“The threat of hell influenced prescriptions for what it meant to be both a good Christian and a good American,” Lum explained. “Evangelical leaders who sought to establish moral hegemony over the new nation and its citizens did indeed argue, against their critics, that the threat of hell was necessary to ensure peace and virtue in the new republic. They maintained that nothing but hell could prevent people from committing murder or behaving licentiously, since even capital punishment would otherwise just usher them into oblivion or a better world.”
With comments that “tied the behavior of individuals to the welfare of the nation,” such rhetoric was often “extending the threat of hell from the personal to the political.” In a nation without a sovereign king, the fear of hell worked to keep citizens in line. And, therefore, she noted those who preached about hell particularly feared the societal impact of universalism
As the U.S. grew, a belief in hell — particularly Calvinistic notions of some people destined for hell no matter what — aided efforts to eliminate “heathen” Native Americans or enslave “heathen” Africans. If those individuals could be assigned to hell on racial terms, then that impacted how the nation could treat those individuals on earth.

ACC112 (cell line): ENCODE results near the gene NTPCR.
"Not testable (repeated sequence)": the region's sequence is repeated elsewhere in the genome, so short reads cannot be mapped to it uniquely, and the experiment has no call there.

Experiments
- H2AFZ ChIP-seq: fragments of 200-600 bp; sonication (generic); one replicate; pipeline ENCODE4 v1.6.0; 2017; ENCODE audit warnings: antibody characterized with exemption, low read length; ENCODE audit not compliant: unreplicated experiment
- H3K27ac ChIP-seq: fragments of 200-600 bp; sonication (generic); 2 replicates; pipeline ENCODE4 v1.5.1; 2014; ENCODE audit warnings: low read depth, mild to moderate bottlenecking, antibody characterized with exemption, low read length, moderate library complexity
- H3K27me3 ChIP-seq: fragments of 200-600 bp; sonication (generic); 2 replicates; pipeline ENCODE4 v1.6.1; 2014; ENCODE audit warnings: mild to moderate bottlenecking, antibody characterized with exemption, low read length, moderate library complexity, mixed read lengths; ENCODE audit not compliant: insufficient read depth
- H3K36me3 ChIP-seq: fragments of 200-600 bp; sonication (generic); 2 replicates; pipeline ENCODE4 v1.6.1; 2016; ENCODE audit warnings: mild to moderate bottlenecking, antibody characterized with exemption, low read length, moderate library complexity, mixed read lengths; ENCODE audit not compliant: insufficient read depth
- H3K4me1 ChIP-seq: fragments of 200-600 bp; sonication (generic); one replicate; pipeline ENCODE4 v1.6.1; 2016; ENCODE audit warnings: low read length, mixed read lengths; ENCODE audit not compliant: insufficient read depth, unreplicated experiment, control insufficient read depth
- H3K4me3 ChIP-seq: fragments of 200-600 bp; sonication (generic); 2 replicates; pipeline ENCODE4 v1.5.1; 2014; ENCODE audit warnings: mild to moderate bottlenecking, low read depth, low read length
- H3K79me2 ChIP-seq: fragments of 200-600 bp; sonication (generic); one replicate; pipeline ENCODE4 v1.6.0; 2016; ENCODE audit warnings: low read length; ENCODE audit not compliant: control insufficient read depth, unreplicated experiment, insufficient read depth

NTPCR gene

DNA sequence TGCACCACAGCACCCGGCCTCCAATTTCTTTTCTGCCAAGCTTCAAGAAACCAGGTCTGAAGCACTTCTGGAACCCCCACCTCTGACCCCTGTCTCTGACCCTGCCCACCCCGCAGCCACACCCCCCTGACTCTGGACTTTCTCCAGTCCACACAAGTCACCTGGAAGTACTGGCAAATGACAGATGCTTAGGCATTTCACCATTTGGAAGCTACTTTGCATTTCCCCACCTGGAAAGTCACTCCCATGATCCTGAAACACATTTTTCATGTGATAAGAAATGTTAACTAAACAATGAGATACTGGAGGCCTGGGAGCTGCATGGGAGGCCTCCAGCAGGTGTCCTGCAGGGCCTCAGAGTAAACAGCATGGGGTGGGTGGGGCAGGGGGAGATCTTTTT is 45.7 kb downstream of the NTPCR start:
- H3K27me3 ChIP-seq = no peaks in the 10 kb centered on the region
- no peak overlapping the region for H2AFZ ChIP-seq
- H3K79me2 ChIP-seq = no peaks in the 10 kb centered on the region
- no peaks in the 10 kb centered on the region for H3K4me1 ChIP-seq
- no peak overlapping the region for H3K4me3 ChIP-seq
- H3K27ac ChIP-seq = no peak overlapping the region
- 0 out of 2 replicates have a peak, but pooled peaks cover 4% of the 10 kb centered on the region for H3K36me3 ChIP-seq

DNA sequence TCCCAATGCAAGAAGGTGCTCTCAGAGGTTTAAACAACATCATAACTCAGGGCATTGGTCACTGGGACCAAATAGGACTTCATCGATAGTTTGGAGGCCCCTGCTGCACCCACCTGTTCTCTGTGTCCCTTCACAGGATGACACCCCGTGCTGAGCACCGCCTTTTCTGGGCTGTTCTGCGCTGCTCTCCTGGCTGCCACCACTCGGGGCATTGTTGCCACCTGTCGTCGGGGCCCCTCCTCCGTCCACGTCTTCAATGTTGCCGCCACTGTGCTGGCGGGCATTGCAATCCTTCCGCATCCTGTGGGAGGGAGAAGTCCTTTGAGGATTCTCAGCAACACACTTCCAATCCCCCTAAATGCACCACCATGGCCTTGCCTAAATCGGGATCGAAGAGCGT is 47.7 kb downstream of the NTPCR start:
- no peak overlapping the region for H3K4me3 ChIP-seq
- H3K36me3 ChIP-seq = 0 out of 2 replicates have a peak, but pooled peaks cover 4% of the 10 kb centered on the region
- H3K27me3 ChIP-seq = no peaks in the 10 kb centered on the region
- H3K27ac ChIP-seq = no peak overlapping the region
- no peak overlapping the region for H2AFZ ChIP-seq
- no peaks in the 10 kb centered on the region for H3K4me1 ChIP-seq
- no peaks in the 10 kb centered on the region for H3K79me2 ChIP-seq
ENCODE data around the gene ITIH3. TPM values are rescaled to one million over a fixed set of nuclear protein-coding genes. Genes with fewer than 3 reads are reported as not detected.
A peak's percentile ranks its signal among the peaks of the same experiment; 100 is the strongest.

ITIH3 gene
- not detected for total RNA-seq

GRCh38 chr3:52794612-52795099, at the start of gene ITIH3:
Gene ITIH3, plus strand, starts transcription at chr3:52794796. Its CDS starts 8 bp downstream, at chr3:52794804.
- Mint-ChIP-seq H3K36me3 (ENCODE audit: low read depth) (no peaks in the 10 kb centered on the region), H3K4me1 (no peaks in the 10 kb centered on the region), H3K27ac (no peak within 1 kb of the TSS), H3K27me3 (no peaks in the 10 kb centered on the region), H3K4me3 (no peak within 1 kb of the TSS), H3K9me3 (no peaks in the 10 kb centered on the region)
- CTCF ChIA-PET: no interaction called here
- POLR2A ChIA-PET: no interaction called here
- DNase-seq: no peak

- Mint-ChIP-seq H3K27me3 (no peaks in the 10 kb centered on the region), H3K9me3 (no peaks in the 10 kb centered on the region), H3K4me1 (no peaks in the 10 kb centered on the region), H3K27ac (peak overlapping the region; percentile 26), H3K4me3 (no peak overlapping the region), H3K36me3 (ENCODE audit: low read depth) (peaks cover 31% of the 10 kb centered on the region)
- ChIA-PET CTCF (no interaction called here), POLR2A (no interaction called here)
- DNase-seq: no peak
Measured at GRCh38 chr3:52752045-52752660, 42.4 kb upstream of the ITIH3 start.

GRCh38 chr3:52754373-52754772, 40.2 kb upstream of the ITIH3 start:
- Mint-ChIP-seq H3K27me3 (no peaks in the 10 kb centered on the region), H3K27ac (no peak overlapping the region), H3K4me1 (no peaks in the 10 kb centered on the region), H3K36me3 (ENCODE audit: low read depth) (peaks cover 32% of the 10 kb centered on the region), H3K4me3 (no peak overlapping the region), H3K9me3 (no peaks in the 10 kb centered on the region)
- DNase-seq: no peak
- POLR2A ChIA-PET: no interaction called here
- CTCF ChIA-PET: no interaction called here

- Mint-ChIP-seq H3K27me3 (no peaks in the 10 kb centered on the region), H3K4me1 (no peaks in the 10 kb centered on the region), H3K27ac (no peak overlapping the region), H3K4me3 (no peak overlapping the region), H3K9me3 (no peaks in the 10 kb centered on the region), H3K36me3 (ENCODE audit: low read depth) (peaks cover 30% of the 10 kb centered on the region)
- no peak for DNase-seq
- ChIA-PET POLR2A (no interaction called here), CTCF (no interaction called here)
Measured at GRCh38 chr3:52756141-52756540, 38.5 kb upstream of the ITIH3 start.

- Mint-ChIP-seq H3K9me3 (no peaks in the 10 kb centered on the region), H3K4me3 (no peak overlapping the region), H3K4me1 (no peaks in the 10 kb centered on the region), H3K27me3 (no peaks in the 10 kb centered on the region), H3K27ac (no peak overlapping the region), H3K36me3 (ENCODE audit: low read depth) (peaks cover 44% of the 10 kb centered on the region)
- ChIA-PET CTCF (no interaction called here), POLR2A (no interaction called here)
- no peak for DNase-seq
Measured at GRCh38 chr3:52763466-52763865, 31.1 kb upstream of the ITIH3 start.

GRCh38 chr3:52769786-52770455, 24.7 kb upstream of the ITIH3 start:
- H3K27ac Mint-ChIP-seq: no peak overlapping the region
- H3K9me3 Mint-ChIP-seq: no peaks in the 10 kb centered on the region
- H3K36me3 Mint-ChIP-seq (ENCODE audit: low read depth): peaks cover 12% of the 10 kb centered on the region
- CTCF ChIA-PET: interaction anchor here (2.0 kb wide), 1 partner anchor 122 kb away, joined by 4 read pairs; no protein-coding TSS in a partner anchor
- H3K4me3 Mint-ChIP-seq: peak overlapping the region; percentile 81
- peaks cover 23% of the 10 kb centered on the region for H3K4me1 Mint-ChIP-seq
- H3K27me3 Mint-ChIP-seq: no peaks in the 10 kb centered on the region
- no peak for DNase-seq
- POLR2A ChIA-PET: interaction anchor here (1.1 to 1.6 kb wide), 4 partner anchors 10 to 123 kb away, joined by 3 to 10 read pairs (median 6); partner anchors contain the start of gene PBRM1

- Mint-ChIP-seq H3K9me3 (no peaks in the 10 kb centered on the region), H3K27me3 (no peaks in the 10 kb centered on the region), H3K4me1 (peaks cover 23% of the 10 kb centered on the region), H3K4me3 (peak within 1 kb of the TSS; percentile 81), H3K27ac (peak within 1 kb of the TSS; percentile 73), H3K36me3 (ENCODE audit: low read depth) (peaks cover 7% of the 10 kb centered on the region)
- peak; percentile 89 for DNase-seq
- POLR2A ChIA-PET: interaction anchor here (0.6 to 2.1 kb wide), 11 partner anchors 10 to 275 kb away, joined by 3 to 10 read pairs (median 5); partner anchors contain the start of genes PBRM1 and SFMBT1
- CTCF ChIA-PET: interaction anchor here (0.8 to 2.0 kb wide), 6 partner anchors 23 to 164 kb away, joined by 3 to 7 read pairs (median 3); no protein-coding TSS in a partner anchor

“Rigidifying racial classifications provided Euro-Americans with additional vocabulary for explaining their inability to covert the world,” Lum explained.
“Rather than attribute it to a failure of their own religious practice, they could believe that it was a failure of the other’s biology. The pseudo-science of 19th century ethnology coordinated well with missionary stalemates. If people did not get saved from the fires of hell, they were showing to be true to their species. And it was easier to dispossess or even kill those who seemed to have no possibility of redemption.”
This doctrine of hell was also used to try to keep enslaved peoples obedient. Lum explained that many sermons in the pre-Civil War South “warn of the hell that awaits not only those who do not believe but also those who misbehave in ways defined by masters claiming to speak for God.” Additionally, many such preachers also “told slaves that their condition in life mattered little with regard to their eternal salvation.” That is, enslaved persons should not complain about their hell on earth or else they might find themselves in eternal hell.
Of course, other preachers — both white preachers in the North and black preachers — argued those who enslaved other people were the ones clearly bound for hell. And some even pointed to the Civil War as God’s hellish punishment on the nation for the sin of slavery.
Baptists Split on Hell
As with most theological topics, a wide diversity of opinions exists among Baptists on the nature of hell. In fact, Baptist theologians and preachers — much like church leaders in the first centuries after Jesus — have long been found in the various hell camps. These views range from universalism to eternal conscious punishment to annihilationism (belief that the wicked cease to exist) to holding a temporary Hell kind of like purgatory to the view held by Lewis. And the disagreements continue on other hellish topics, such as whether or not Jesus descended into hell between the crucifixion and the resurrection.